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Five easy ways to train your brain and become even more intelligent

Want to make yourself more clever, focused and creative? Of course you do. Hannah Stephenson speaks to Brainhack author Neil Pavitt, who reveals seven ways to open up your brain's full potential.

Did you know 95% of your brain's day-to-day activity is unconscious? According to creativity coach Neil Pavitt, author of a new book called Brainhack, you can unlock your brain to think smarter, become more focused, more creative and more innovative.

"Think of people with dyslexia. They might have learning difficulties, but they certainly don't have achieving difficulties. Einstein, Jamie Oliver and Jennifer Aniston were or are dyslexic.

"They have to use more of their visual brain and are good at seeing the bigger picture, while having to adapt to get over their difficulties with language.

"People with dyslexia are four times more likely than the rest of the population to become self-made millionaires."

He offers the following brainhacks to help our brains work better in everyday situations:


Verbalise your problem to a rubber duck instead of a person. Keep the duck on your desk and when you have a problem, explain it to the duck. By stating the problem out loud, your brain mentally organises all the information, simplifies the problem and engages more areas of the brain. Unlike a person, the duck won't interrupt, yawn or say he's too busy to deal with this right now.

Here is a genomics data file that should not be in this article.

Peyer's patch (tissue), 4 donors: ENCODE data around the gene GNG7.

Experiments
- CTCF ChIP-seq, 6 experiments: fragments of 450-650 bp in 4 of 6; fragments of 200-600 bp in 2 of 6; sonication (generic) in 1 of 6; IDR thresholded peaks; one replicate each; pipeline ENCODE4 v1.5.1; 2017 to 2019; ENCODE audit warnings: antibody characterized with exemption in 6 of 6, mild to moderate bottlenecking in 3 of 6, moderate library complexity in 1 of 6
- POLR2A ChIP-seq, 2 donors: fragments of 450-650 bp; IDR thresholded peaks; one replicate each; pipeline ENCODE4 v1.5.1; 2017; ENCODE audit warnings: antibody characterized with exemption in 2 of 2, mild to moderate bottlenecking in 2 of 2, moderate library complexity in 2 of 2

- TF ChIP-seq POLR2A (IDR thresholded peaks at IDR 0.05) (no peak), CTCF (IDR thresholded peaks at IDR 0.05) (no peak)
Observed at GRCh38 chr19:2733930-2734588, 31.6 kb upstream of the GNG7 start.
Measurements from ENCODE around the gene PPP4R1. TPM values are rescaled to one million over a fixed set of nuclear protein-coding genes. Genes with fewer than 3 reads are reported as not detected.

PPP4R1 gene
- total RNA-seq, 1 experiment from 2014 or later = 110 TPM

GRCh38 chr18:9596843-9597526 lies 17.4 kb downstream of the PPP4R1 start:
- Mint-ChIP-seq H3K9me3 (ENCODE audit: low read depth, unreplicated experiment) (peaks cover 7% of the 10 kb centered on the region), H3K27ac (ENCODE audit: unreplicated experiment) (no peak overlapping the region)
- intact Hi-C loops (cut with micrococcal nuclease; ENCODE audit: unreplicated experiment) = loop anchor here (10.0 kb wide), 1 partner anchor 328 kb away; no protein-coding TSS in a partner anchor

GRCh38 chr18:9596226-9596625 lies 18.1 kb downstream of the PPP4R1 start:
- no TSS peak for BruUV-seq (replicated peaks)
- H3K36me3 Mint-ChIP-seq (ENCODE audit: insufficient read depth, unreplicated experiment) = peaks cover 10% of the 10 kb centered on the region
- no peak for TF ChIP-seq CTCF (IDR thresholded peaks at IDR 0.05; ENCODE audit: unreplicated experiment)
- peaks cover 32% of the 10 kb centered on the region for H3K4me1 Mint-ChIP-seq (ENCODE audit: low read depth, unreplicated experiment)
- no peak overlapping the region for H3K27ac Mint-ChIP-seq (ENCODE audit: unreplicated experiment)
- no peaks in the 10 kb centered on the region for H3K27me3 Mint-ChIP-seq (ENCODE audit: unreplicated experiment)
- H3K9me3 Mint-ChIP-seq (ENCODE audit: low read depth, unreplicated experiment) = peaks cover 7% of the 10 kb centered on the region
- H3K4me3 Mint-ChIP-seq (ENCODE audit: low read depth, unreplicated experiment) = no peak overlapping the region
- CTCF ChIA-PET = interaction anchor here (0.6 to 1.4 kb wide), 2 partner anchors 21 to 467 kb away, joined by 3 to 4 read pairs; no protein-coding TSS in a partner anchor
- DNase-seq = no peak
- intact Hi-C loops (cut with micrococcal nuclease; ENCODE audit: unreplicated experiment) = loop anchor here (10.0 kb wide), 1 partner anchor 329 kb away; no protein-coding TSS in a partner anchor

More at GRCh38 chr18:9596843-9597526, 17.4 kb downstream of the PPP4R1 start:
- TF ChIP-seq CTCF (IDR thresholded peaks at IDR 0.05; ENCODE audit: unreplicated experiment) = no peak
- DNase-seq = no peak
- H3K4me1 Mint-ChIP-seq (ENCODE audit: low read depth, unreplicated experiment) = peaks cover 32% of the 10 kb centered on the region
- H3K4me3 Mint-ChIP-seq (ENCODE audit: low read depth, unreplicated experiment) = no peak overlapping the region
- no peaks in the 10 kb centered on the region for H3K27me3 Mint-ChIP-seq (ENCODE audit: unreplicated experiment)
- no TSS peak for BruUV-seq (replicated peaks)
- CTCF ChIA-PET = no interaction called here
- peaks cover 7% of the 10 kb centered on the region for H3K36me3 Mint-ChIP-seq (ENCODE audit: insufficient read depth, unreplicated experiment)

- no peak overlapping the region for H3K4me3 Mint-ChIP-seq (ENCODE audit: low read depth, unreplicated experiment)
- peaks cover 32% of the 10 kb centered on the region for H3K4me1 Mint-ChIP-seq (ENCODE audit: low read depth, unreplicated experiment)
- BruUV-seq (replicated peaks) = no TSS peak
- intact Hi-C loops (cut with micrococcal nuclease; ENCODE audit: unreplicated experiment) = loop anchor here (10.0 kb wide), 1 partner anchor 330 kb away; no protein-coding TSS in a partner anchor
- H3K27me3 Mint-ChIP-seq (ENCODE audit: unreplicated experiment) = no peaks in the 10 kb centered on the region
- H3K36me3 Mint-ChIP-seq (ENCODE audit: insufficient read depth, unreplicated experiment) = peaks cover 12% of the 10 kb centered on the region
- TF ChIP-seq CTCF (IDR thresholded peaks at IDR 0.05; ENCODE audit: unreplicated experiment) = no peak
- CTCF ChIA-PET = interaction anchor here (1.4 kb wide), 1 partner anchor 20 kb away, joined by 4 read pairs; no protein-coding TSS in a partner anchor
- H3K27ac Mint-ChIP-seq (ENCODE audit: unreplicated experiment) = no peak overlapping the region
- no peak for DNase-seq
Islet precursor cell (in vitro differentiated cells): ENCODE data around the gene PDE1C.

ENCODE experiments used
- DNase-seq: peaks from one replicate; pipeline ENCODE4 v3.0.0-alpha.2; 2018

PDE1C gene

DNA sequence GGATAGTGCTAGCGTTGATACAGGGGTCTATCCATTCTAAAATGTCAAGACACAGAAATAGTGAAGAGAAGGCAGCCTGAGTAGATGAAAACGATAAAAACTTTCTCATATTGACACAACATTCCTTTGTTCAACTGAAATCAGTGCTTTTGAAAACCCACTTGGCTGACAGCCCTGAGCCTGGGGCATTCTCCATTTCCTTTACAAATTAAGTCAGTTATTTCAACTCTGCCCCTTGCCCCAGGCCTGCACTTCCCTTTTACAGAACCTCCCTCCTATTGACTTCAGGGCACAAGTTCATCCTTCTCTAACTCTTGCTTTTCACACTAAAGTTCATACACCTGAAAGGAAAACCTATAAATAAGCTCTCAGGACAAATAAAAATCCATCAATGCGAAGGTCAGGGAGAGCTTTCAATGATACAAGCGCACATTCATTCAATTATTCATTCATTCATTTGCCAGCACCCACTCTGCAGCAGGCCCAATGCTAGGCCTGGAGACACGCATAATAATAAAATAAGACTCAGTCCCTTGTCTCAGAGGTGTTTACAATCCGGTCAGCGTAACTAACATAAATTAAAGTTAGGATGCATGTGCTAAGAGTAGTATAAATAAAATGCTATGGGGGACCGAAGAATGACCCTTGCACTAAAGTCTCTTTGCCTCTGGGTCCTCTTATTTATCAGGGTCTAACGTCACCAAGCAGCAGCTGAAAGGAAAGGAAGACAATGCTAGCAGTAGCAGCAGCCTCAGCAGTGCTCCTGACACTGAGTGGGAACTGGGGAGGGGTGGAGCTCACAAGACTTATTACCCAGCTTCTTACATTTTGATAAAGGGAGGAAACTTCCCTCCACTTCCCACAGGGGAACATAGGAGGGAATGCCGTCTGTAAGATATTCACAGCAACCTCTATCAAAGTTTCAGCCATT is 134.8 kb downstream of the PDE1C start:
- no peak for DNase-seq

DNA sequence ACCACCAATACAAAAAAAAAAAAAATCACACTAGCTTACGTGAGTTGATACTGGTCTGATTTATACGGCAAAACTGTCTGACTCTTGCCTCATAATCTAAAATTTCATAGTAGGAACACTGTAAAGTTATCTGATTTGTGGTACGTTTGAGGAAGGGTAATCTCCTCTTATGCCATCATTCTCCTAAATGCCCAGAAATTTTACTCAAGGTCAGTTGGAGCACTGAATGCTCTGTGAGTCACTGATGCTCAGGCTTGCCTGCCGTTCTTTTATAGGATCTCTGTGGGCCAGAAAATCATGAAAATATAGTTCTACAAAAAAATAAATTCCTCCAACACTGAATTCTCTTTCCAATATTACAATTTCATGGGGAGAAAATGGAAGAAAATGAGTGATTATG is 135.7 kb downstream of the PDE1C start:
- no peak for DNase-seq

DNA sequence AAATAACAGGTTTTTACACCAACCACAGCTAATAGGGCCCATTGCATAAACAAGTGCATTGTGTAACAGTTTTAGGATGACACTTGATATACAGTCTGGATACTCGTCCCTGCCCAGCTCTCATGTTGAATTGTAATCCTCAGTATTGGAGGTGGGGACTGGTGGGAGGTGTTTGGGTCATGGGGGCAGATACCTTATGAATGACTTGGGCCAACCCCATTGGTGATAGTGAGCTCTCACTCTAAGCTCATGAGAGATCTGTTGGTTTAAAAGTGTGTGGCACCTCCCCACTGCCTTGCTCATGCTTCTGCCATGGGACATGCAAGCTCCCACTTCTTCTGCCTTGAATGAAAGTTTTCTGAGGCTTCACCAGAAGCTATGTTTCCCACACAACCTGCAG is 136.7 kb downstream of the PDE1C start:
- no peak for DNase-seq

Studies have found that the most productive people aren't the ones who work the longest, but those who take regular breaks. One study found that the 10% of employees with the highest productivity didn't put in longer hours than anyone else, but took 17-minute breaks for every 52 minutes of work. Don't switch on the news, which can create a negative mindset, but watch something more light-hearted such as a cat video or something funnier, which creates an open, happier mind and thought process.


Research has shown that people in a messy environment come up with more creative ideas. "There's an unconscious element that determines that in a messy environment, your mind wanders in different directions and enters more interesting areas."


Wearing the same outfit enables you to make fewer decisions. "Barack Obama is almost always seen in grey or blue suits. He says: 'I don't want to make decisions about what I'm eating or wearing, because I have too many other decisions to make'. It gives you more brain energy for the rest of the day because your mind becomes more tired with each decision you make.


The smaller the unit of time a task is expressed in, the closer it seems and so the more likely you are to start working on it. For example, if you have a three-month deadline, express it as 90 days. In one experiment, participants were asked when they would start saving for retirement.

Some were told they would retire in 30 years, others that their work life would end in 10,950 days. Results showed that the latter group was likely to start saving four times sooner than the former.

  • Brainhack: Tips And Tricks To Unleash Your Brain's Full Potential by Neil Pavitt is published in paperback by Capstone, priced £10.99. Available now

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